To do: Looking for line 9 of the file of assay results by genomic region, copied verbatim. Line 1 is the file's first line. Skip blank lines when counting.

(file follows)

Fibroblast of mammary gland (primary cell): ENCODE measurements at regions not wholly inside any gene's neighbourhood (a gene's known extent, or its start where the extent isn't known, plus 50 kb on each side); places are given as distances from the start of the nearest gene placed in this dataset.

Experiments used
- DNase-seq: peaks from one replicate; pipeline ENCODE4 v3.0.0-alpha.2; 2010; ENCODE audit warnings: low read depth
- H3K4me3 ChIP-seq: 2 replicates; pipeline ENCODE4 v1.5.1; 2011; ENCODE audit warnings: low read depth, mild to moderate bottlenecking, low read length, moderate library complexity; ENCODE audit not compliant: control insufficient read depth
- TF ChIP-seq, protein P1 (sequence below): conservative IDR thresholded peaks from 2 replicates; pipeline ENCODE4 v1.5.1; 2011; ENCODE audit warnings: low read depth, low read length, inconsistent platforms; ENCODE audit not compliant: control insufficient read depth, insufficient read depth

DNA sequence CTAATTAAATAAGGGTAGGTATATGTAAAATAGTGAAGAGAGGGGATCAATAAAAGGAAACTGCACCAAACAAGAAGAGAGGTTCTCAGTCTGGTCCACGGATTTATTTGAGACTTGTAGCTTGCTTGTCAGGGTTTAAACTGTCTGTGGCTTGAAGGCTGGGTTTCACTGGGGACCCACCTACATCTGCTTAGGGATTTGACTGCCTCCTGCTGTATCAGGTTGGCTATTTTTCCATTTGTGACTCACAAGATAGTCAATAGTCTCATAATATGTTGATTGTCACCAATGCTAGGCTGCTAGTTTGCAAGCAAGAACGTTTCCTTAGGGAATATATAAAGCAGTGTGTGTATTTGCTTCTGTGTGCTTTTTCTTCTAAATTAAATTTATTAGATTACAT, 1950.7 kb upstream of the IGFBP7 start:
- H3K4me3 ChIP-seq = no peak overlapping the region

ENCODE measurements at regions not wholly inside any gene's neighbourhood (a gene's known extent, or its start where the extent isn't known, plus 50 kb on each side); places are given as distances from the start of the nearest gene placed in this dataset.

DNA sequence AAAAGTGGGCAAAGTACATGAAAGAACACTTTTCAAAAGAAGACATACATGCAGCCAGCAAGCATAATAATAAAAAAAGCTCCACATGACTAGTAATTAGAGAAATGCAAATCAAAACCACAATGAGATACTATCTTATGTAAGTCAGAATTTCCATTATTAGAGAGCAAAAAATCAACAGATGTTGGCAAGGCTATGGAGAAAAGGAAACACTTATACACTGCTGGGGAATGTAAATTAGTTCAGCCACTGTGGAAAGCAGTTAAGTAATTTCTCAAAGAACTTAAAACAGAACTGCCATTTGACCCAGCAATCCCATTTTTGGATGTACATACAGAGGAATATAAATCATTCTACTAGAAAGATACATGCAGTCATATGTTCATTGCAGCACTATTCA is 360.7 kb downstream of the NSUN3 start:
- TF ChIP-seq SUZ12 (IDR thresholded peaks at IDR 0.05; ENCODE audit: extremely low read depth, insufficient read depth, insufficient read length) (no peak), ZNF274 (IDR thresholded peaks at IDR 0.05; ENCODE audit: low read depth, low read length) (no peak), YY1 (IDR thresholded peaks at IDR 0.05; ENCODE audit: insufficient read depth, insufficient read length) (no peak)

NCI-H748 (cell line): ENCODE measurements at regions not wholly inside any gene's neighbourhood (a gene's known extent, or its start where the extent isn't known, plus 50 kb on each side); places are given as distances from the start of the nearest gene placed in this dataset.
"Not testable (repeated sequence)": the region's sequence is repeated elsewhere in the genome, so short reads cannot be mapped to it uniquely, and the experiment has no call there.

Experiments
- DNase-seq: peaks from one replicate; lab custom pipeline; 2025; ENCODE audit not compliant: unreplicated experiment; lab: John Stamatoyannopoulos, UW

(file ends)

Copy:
DNA sequence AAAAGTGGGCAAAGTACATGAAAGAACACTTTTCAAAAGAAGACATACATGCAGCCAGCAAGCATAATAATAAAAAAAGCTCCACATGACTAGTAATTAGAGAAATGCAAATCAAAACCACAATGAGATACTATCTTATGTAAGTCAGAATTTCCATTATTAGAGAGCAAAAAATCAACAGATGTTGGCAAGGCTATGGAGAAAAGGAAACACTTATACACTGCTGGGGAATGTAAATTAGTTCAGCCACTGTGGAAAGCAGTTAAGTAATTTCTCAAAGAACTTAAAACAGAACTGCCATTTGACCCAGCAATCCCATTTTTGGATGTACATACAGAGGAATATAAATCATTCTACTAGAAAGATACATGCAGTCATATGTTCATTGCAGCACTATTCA is 360.7 kb downstream of the NSUN3 start: